Well, here we are at the final seven-episode stretch of Supernatural. It’s been quite a journey and, after a brief COVID-19-related hiatus, the beginning of the end started with a bottle episode. “Last Holiday” makes the timeline a bit confusing as Sam, Dean, and Jack celebrate multiple birthdays and holidays, but it’s a nice reminder to enjoy the little things before the end of days.
The episode takes place solely in the bunker. As pipes stop working, Sam and Dean attempt to do some home plumbing, putting the bunker into standby mode. This unintentionally leads to releasing a wood nymph named Mrs. Butters, a warm grandmother type supernatural creature that used to take care of the Men of Letters members in the 1950s. Sam and Dean quickly take advantage of her willingness to dote on them, only occasionally dipping into patriarchal levels. With Mrs. Butters’ magic operating the bunker to its full capacity, hunting monsters has never been so easy.
It really does feel like a holiday. And like Dean says to Sam at the beginning of the episode, they deserve a break. It’s also a nice nod to the privileged Alternate Sam and Dean from “Destiny’s Child,” who flew on jets and got paid for their hunting. Of course, sometimes monsters come in the nicest packages, and Mrs. Butters has a problem with Jack.
Ever since Jack appeared on the show, there’s always been a question about his nature — is he inherently evil because of who his father is? The show tends to go back and forth on this (and not very consistently). However, with his soul restored, Jack is experiencing every feeling of guilt he has, especially for what he did to Mary. Mrs. Butters, taking her job to protect members of the Men of Letters too far, tries to kill Jack with kindness once she learns he’s Lucifer’s son.
At the end of “Destiny’s Child,” Jack asked Sam and Dean for forgiveness. That question hangs in the air throughout “Last Holiday.” Sam has pretty much forgiven him, most likely because he understands what it’s like to handle that much guilt, although I wish we got to see them connect on that. Dean is the tough sell, leading to a nice moment where Dean admits that he’s trying to forgive Jack. Dean’s been moving toward a more progressive stance on supernatural creatures for years at this point, but this scene really doubles down on that. That scene could be read as a shut down of Jack, that Dean’s tried to forgive him and can’t, but the way Jensen Ackles plays it, it’s clear that Dean will keep trying, because that’s what you do for family.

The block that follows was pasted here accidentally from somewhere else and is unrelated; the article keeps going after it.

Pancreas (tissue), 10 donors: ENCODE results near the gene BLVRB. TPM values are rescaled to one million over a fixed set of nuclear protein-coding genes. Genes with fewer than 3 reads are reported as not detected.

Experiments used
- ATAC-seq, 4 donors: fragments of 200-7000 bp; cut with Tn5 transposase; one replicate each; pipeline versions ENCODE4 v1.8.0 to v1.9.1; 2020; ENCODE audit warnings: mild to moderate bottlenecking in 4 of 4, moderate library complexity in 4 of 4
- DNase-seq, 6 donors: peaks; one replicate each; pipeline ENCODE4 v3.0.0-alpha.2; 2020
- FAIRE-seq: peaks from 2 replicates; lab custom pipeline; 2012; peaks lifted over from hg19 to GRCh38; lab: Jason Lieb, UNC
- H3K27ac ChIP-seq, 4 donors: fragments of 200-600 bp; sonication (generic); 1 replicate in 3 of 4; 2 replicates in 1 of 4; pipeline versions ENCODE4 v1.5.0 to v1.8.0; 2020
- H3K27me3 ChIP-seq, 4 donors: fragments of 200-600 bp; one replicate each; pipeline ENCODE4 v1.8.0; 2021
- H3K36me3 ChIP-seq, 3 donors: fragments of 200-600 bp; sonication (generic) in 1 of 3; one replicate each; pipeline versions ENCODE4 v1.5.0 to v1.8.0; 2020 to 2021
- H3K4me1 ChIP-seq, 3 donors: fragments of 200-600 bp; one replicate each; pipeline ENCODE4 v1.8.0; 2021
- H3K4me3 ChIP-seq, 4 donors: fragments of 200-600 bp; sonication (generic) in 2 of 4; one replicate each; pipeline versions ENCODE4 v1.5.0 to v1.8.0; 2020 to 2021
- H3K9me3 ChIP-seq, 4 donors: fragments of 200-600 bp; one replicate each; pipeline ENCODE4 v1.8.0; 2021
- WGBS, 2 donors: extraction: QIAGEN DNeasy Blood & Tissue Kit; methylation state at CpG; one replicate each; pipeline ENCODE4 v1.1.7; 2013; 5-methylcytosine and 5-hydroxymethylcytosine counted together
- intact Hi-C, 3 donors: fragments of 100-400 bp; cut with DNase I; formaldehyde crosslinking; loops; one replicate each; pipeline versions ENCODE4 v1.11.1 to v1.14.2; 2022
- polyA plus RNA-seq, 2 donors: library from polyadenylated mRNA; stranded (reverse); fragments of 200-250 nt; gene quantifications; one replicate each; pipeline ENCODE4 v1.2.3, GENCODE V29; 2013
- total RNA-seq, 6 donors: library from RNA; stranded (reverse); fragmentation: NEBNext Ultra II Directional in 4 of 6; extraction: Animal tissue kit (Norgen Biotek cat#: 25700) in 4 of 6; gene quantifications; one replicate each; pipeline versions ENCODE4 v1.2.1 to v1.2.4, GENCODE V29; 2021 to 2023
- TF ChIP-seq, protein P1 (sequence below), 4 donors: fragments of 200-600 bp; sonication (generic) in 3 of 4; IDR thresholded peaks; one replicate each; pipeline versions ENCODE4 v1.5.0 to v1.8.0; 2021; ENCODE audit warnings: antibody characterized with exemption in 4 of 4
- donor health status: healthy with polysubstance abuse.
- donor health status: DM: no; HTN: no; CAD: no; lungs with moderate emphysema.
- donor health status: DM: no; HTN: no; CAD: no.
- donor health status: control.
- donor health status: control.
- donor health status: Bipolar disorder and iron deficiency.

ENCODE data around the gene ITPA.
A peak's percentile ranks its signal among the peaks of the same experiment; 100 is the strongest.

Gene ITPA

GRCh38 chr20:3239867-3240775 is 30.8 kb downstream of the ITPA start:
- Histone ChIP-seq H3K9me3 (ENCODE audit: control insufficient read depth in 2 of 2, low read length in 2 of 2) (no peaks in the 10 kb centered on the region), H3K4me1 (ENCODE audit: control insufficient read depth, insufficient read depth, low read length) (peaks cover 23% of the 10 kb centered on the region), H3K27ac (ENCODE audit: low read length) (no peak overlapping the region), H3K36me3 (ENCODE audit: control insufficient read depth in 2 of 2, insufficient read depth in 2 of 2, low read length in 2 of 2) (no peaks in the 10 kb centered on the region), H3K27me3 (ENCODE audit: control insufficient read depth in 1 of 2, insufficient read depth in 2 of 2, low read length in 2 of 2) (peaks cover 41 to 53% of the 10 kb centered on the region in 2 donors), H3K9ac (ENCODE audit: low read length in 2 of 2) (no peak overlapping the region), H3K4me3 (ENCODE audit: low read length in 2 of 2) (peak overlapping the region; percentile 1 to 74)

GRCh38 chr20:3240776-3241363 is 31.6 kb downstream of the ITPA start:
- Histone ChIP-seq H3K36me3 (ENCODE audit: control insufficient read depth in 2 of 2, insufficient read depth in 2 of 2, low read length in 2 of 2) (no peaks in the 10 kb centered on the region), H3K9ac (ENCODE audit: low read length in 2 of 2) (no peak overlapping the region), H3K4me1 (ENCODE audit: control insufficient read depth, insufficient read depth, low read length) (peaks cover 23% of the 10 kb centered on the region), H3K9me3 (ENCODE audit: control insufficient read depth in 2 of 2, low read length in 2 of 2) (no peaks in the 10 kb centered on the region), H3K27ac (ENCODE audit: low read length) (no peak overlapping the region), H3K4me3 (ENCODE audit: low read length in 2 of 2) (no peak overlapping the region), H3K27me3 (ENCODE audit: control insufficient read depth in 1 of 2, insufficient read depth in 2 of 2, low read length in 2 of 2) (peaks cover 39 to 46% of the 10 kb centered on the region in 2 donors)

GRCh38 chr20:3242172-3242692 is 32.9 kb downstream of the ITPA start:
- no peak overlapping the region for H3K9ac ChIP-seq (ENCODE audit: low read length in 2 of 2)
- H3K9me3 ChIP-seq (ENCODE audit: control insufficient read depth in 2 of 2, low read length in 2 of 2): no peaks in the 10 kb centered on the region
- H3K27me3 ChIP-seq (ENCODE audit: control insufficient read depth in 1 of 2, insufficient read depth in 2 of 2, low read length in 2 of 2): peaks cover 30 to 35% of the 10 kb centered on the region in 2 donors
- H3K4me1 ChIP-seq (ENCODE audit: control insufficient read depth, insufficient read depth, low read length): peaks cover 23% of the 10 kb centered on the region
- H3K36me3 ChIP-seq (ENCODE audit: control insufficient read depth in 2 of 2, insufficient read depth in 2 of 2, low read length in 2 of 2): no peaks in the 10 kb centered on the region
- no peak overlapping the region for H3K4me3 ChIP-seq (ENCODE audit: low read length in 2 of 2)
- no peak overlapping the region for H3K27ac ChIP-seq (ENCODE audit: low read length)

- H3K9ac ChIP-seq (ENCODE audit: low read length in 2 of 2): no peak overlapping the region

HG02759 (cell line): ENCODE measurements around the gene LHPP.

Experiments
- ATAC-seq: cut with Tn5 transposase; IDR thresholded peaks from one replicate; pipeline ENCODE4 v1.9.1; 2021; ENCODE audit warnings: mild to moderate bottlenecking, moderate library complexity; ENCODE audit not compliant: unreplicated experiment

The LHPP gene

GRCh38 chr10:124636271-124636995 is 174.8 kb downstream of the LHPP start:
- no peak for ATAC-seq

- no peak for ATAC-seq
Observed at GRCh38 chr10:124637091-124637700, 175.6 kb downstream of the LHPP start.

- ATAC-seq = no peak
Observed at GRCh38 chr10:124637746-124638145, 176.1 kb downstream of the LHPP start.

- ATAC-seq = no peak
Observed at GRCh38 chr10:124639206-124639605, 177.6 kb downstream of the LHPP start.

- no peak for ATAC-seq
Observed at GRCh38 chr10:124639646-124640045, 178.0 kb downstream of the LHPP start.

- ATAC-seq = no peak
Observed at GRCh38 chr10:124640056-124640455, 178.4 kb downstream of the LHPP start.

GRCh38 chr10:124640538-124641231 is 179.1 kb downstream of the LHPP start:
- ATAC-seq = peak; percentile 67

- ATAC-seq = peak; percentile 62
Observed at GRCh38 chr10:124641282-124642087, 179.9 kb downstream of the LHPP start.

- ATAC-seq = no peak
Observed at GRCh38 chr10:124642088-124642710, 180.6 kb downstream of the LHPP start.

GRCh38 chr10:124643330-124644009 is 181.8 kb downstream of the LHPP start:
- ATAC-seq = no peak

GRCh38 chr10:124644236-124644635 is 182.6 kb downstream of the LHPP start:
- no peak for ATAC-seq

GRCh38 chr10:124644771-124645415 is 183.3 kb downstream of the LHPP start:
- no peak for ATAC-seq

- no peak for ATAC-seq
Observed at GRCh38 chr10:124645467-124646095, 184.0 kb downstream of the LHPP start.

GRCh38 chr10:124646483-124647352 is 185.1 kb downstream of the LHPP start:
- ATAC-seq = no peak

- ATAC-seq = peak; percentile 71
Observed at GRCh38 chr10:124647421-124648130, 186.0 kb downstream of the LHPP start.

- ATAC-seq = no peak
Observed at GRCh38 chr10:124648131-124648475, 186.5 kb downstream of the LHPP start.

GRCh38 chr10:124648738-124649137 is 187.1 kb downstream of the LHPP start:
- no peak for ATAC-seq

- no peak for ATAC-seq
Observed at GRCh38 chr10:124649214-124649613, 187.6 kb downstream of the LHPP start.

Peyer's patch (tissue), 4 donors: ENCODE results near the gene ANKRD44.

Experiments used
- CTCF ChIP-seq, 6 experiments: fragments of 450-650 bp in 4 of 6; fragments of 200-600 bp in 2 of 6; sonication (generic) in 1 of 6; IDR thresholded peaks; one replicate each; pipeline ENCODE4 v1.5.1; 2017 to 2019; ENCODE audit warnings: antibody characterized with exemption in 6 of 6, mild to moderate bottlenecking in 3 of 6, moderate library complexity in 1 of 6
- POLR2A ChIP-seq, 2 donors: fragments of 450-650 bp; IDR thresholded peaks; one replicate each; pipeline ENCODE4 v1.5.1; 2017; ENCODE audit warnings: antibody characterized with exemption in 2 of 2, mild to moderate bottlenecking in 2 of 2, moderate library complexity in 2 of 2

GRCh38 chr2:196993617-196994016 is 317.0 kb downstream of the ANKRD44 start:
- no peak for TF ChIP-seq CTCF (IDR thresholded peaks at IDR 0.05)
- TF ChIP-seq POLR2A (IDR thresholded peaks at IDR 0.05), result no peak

Megan Fay is really quite magical throughout this episode. Even if you’re not familiar with wood nymphs as mythical creatures, you can easily see the almost fairy-like nature of them in Fay’s performance, especially when she borders on creepy.
Ultimately, Mrs. Butters steps down from her plan to kill Jack, eventually recognizing a kindred spirit. Dean also convinces her to back off by saying Jack can save the world, but that’s a bit I’m not a huge fan of, as it boils down a person’s worthiness to what they can offer. Regardless, this bottle episode ends with no blood shed, except for Sam’s fingernails (which is an oddly specific thing that’s happened to Sam twice on this show now), and Mrs. Butters goes back to her forest.
Some Wayward Thoughts:
Sam is still dating Eileen. Love this confirmation, even though Shoshannah Stern doesn’t make an appearance.
I’ll say it — I did not have a problem with Mrs. Butters ripping the head off a Nazi. Though I suspect Jack was unsettled by the level of brutality, and perhaps saw himself in it.
Sam wields Thor’s hammer in a quick blink-and-you’ll-miss it scene, a callback to Seasons 8 and 9.
Mrs. Butters is a cool bit of retcon inside of a retcon — Men of Letters and the bunker was a huge show shift in the middle of season eight, and Mrs. Butters and her magic explains why the bunker had been in such good shape when Sam and Dean first stumbled upon it. Glad to finally get an explanation about the giant telescope, even if it only confirms what we already know about other worlds dying.
Honestly, just really confused on whether they actually celebrated Christmas, Halloween, Thanksgiving, and Sam’s birthday or if they just celebrated them randomly as a way to “catch up” on holidays they’ve missed. Very confusing, and very out of order.
IMDb currently has the episode titles listed all the way to the end. In order: “Gimme Shelter,” “Drag Me Away (From You),” “Unity, Despair,” “Inherit the Earth,” and “Carry On” (this one should have been obvious but it makes me feel things all the same).
“He’s a Millennial! Don’t let that throw you, he’s a good kid.”
“Ignoring your trauma doesn’t make you healthy.”
Six more episodes to go…